12 August, 2014

In a Field of Extroverts

At the end of my freshmen year of college, we were asked in my English class to present an autobiography. For a long time, I had always described myself as an introvert in a field of extroverts, but I never paused to consider why. I was sitting in Starbucks one day when I had an epiphany, and I finally understood why I was an introvert comfortable in an extrovert's world. After presenting the following words to my English class, I was begged to begin a blog (and even write a book!), so I went home and created this URL. It is just now that I dig out my old journal and transpose this message.

My story is incomplete, as I am constantly discovering new things. So please, my friends, come and enjoy. I welcome you into this crazy life of mine. Here's a little introduction for you all.

***

Having a childhood swarmed by groups of people sure leaves a person lonely. Thank God I discovered how to be on my own at an early age, and also that people are effervescent while stories are eternal. How I longed to be fictional! How I wished to be alongside Lucy as she discovered winter lands behind a closet door or solve mysteries with the renown Nancy Drew. Perhaps it was fiction I wished to drag into reality. So here I am, composed of books and stories yet lacking an enchanted wardrobe or a penchant for mysteries. An introvert in a field of extroverts, constantly living in a story while waiting to complete my own. But how is this possible? How have I handled people who are more than 26 letters on a page? Has this effected my relationships in any way?

Absolutely.

You see, I've never really had a lasting friendship.While that may sound sad and pathetic, I understand life moves on and the world is constantly feeding me new people. I get it. I don't need to be told yet again. Of course, I have friends but none that have truly lasted. Well, with one or two exceptions...(hey Jack). But even then, Jack and I don't really speak all the time; but when we do, we banter like brother and sister. No matter how long it's been or how far apart we are (currently I'm in Tennessee and he's in Wyoming), we just pick our conversations back up from where we left off. Essentially, we just exist in each other's lives. (Still, you're super rad, Jack. And your cat's chill. Maybe we're such good friends because we love cats. That's probably it, right?)

Okay. So why am I this way? Why is it so hard to maintain friendships? Who is to blame?

Now I don't think the blame goes to anyone. There is no need for blame, because nothing is wrong with me. I am who I am. We are all different, and I think that's wonderful. That's beside the point.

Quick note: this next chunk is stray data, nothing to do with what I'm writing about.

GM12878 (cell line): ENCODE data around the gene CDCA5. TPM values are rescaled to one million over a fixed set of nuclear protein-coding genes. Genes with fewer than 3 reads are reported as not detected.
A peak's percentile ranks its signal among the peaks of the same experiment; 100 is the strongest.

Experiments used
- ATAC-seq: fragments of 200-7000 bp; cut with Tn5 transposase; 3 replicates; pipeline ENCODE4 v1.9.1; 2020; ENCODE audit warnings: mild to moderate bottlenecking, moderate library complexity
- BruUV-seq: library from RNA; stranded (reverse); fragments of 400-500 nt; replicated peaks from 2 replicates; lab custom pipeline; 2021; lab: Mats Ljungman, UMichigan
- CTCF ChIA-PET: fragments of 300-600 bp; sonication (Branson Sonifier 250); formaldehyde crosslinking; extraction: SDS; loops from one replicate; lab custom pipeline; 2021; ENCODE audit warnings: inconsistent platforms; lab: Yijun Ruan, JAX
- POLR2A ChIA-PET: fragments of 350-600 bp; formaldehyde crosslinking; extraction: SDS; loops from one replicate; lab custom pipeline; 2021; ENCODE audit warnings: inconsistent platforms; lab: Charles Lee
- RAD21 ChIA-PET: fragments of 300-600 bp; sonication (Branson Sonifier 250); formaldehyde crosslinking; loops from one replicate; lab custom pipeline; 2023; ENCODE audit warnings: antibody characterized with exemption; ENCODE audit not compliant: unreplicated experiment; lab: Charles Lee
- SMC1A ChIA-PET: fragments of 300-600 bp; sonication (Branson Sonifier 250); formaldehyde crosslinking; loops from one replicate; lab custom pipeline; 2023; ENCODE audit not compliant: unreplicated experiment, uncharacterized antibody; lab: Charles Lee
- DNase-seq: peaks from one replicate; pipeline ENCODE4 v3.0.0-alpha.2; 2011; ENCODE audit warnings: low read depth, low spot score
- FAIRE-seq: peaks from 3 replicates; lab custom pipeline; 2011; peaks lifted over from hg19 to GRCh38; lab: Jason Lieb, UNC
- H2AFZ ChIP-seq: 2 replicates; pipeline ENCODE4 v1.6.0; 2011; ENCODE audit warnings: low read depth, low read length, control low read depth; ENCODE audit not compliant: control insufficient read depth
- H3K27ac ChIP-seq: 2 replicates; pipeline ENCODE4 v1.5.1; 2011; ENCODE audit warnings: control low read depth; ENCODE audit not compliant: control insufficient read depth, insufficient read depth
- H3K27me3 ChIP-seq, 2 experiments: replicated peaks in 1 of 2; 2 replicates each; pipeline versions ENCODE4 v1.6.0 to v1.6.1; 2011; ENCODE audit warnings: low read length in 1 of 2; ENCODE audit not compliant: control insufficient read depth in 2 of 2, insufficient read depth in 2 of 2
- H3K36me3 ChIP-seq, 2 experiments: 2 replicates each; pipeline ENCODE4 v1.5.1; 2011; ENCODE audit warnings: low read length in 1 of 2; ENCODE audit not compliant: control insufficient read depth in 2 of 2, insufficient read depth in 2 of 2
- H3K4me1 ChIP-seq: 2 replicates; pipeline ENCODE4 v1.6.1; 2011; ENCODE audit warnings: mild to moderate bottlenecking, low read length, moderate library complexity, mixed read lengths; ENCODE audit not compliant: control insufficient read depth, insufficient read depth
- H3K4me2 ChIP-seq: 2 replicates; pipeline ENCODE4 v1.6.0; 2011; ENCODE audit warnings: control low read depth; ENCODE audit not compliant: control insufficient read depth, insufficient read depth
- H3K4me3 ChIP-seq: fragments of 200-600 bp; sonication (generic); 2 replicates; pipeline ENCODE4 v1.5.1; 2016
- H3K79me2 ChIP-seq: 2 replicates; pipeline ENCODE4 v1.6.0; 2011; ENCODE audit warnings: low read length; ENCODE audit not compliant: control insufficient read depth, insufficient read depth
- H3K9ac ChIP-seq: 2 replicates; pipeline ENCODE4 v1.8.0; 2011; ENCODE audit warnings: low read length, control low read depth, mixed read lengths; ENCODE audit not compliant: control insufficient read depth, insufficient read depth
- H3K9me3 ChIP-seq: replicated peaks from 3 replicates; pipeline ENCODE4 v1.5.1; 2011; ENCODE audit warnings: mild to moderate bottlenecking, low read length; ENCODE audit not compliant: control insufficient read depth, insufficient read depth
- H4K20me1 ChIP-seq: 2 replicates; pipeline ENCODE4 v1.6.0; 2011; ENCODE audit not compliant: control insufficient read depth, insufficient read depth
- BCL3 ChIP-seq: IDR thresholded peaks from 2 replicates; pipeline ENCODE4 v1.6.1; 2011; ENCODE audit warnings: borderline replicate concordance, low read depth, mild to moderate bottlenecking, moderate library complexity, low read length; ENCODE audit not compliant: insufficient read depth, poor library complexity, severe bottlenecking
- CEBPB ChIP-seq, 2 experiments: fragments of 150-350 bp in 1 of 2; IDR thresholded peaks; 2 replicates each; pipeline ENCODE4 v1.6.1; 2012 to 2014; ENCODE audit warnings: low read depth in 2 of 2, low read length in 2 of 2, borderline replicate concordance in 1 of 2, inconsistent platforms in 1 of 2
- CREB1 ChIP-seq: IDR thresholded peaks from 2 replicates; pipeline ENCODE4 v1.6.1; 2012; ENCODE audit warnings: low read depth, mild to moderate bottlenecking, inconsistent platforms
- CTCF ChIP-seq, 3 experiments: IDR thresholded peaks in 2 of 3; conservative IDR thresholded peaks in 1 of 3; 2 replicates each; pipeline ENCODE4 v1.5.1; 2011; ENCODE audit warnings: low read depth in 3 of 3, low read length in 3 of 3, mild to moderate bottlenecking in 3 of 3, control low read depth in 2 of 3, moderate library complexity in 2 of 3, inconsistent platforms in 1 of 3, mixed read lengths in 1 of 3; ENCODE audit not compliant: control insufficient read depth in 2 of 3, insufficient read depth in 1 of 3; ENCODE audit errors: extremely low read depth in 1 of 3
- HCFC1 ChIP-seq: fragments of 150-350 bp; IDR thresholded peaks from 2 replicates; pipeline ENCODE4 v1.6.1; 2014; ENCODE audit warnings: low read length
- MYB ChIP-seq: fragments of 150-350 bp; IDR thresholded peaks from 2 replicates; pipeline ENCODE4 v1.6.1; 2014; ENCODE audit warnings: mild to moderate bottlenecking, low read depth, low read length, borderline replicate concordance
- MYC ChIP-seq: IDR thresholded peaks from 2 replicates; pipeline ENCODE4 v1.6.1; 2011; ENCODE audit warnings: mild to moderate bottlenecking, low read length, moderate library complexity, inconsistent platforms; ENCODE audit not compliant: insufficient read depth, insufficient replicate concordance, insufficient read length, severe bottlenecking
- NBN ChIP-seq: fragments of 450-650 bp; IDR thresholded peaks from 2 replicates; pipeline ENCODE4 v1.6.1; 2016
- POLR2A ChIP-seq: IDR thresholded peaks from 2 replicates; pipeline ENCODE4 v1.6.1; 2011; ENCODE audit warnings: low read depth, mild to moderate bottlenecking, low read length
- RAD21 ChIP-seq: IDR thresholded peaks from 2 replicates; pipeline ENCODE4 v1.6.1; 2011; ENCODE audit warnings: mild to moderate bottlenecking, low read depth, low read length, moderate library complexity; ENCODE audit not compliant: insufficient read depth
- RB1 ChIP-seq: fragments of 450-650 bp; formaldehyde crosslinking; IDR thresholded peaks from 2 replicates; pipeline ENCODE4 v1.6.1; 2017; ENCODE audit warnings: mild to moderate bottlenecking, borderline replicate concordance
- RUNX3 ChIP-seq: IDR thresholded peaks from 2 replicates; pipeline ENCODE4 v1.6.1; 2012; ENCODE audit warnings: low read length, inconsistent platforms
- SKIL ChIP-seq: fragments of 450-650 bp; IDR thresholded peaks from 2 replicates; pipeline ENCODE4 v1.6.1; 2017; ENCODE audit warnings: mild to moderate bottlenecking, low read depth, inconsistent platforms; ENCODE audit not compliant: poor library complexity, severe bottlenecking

The point is I know what has caused me to be this way.

Books. Books and theatre.

You see, while Lucy was a part of my life, I was never part of hers. Not even for a second. I poured out my emotions, by heart to her--with her--for her, never to have that returned. Same with theatre. I put myself in the shoes of another, thinking and feeling everything for them. It's easy for an introvert to do, because all of that energy comes from within. Books and theatre also makes for a life of affairs. Once the cover of a book is closed, once the curtain falls, POOF! The magic is gone. The story is over. The story that you've been investing in for these past days and weeks can never be experienced in the same way. My mom and I have always agreed it's like a part of you "dies" at the end of every show. It's a constant investment and loss in the lives of hundreds of individuals. These books and scripts have made me a great friend. I am  fantastic at pouring myself out emotionally for another person. I can really feel for what they are saying or doing.

So what's the problem?

The problem is that I have no idea how to accept that love in return. While I am great at being a friend, I am awful at being a friend. All those years of one-sided, 26 letter friends has left me incapable of understanding how to respond to friendship. That's the problem of living in a world that's not my own. My 26 letter friends have lived and died while I remain standing. This leaves me with the one conundrum we all inevitably face...

Where do I go from here?

I don't know. We have this saying in the theatre, "the show must go on." I guess that's the best part, the fat that I can always move forward. My story isn't over yet, so I am still making it. The mystery of the future is terrifying and daunting for some, but I welcome the unknown with open arms.

The words of a childhood friend ring in my ears still to this day. C.S. Lewis wrote in The Last Battle:
"Come further up, come further in!"

That's exactly what I am doing. I am an explorer of the unknown, and this is my story.

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